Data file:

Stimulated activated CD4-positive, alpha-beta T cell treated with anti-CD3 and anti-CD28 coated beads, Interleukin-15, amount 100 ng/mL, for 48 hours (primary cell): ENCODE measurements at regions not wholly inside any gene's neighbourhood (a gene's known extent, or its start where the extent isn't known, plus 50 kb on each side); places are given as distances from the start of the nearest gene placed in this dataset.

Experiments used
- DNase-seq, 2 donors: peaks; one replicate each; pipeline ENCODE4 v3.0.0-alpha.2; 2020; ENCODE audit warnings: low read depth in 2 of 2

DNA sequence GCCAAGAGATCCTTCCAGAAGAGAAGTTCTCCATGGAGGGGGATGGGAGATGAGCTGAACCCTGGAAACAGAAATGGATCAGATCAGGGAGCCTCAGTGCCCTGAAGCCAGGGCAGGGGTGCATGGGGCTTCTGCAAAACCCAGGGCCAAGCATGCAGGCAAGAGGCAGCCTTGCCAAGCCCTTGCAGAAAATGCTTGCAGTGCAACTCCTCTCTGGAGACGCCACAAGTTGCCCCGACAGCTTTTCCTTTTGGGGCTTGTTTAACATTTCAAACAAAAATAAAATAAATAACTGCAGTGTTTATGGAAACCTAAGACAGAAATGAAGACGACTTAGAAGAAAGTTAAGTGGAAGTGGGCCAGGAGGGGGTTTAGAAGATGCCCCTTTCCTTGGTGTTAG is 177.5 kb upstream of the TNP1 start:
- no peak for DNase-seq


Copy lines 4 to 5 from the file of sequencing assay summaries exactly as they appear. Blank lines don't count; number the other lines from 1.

DNA sequence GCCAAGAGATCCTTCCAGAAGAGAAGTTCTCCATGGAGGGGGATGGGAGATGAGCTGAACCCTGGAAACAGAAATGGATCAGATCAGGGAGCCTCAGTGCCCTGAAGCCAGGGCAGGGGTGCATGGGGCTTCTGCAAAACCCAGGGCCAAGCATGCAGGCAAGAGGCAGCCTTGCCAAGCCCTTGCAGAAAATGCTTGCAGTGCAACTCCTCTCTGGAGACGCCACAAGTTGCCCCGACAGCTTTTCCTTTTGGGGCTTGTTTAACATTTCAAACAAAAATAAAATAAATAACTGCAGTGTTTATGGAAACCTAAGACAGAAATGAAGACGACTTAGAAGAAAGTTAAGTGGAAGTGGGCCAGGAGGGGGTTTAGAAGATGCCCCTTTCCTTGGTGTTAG is 177.5 kb upstream of the TNP1 start:
- no peak for DNase-seq